With Development Underway, UC Hastings’ Academic Village Project Seeks to Blend the Residential, Civic and Commercial Sides of San Francisco

UC Hastings, 198 McAllister, Greystar, Perkins & Will
Courtesy of Perkins & Will

By Meghan Hall 

The heart of San Francisco is known for its diversity and vibrancy–in its range of building uses, in architecture and in populace. San Francisco’s UC Hastings and project partners Greystar Development and Perkins & Will are gearing up on the second phase of a major mixed-use project that will work to blend the best of San Francisco into one development. The 14-story project, located at 198 McAllister Street, has been designed to anchor the UC Hastings campus and surrounding neighborhood for years to come.

“This project is being delivered using the increasingly popular Public-Private Partnerships (P3) model, an innovative method of project delivery between a public institution and a private entity that overcomes otherwise limited funding sources and higher risks,” explained Perkins and Will Principal John Long. “Especially now, with normal revenue streams being challenged or depleted, more and more universities are turning to public-private partnerships to help finance student housing projects.”

The 356,000 square foot project will offer a diverse array of spaces designed by the project team to foster student success. The building will include 650 beds for graduate students, as well as a community auditorium, courtrooms and retail. 80,000 square feet will be specifically dedicated to academic spaces, and about 35 percent of the residential units will be reserved for UC Hastings learners and employees.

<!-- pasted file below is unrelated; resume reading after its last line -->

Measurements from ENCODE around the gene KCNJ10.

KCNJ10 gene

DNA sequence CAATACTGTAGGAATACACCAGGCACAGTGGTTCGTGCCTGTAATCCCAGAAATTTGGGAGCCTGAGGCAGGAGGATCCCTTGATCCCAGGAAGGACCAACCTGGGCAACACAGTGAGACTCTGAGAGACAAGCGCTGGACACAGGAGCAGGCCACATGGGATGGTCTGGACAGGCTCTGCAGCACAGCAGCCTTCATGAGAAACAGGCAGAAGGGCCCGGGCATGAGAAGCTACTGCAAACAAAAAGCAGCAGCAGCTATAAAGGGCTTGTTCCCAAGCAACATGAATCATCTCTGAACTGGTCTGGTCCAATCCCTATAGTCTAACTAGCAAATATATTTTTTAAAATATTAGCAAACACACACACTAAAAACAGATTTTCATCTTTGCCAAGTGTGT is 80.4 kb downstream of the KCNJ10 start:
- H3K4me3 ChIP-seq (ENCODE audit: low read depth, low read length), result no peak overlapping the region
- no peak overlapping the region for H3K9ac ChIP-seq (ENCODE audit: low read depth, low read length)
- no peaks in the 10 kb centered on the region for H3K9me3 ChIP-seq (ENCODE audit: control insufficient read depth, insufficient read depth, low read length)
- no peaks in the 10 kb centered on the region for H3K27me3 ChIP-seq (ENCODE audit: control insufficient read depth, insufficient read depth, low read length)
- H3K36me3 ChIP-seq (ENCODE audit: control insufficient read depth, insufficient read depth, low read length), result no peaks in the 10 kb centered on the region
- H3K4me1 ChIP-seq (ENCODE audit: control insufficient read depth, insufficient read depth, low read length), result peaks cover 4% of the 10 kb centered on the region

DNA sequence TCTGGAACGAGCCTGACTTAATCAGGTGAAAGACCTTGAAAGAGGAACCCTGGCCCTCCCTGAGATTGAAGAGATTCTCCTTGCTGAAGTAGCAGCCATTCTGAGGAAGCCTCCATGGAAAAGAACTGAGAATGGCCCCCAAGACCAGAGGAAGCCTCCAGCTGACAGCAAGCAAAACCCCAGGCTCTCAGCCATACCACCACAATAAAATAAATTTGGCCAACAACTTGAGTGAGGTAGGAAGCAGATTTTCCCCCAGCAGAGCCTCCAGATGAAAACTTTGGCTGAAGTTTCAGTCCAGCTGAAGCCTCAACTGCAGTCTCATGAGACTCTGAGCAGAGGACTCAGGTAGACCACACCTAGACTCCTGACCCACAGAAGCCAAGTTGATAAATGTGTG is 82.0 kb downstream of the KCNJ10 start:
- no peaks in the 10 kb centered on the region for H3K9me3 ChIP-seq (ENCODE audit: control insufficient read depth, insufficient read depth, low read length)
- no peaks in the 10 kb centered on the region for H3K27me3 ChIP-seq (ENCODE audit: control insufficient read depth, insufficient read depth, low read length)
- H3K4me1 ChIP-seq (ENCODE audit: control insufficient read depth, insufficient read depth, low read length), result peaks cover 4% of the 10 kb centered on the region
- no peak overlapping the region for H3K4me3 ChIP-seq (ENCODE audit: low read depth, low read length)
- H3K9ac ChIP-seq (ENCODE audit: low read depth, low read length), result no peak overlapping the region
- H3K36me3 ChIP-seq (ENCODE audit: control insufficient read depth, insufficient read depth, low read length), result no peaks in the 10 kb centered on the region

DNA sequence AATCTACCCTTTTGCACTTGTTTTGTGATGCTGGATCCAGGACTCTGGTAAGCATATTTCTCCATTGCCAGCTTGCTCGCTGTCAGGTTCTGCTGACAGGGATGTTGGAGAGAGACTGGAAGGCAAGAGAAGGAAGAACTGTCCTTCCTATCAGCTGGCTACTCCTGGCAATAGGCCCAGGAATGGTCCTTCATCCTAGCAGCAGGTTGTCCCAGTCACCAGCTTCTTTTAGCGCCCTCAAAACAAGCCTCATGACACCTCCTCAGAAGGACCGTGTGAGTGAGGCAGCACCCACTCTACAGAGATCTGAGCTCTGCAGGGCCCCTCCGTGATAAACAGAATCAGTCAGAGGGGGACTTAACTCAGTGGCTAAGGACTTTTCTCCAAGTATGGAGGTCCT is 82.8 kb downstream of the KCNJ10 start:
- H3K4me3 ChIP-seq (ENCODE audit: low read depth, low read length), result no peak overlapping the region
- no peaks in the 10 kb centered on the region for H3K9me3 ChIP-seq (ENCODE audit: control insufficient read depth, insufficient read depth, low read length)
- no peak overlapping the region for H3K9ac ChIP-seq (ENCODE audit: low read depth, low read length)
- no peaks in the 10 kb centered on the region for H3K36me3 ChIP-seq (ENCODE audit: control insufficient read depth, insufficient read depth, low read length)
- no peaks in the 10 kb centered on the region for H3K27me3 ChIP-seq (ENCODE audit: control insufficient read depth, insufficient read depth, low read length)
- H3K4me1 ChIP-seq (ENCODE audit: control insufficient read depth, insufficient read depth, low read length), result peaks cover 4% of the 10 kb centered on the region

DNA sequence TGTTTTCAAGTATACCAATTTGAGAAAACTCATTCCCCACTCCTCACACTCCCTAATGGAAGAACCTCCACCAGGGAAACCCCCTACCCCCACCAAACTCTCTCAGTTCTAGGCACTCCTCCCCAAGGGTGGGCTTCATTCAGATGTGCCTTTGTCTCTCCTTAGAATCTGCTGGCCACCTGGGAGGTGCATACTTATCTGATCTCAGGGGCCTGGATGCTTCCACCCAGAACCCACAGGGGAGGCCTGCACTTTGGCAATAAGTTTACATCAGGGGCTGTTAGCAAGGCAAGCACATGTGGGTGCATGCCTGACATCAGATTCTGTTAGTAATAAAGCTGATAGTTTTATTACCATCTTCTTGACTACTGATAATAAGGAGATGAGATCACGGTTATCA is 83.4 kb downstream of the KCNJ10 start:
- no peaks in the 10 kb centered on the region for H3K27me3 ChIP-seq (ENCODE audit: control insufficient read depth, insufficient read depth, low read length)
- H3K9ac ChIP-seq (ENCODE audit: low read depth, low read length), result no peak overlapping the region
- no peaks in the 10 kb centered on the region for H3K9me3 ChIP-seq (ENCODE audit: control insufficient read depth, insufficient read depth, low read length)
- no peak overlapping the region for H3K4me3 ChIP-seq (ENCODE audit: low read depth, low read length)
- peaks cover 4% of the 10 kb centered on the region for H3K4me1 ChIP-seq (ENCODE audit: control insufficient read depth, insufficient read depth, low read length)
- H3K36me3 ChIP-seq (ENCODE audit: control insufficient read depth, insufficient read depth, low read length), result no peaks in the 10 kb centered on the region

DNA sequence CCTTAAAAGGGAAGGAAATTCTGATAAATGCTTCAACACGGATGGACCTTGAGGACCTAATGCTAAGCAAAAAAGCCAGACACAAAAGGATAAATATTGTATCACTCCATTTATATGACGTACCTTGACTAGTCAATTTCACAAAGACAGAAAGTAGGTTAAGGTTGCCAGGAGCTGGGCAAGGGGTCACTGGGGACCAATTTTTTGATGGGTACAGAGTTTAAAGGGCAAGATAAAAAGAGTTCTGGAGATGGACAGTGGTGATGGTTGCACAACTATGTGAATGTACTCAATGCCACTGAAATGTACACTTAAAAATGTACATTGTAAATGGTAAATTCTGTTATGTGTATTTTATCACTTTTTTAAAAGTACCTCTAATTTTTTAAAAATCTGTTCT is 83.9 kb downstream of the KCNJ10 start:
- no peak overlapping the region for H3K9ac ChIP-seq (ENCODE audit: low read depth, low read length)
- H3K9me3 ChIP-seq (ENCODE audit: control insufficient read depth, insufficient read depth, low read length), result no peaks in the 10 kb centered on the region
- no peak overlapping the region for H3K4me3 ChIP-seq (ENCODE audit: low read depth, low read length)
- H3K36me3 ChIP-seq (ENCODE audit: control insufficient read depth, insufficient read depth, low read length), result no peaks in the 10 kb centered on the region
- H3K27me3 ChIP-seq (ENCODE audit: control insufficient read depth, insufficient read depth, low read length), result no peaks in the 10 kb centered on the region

According to the project team, there were a number of objectives that defined the project’s mission and design. Affordability, livability and maintainability were top concerns. The team wanted to create a technological and sustainable building that would serve as activation for not just 198 McAllister, but the surrounding community. 

The building will be a blend of the materials and scale of the Tenderloin, Civic Center and surrounding UC Hastings buildings. These already-established structures feature a variety of architectural languages, including pale gold brick, punched window patterns and white concrete. Using these as a basis for inspiration, UC Hastings, Perkins & Will and Greystar sought to create a bold and modern addition to the neighborhood.

“198 McAllister is on a prominent corner at the historically and architecturally rich nexus of San Francisco’s Civic Center, Mid-Market, and Tenderloin neighborhoods,” stated Greystar’s Senior Director of Development Mike McCone. “With its striking façade, the new building will convey a powerfully modern aesthetic in sync with its significant neighbors. From an experiential standpoint, the mixed-use complex is designed to enable residents and other community members to connect across institutional lines.”

The building’s fenestration will be defined by a unique pattern of punched and bay windows, as well as a grand, two-story lobby. As a contrast, the main body of the residential façade will be inspired by San Francisco’s public buildings, utilizing concave aluminum panels and fluted surfaces that resemble the columns that often adorn the exterior of civic structures and judicial courts.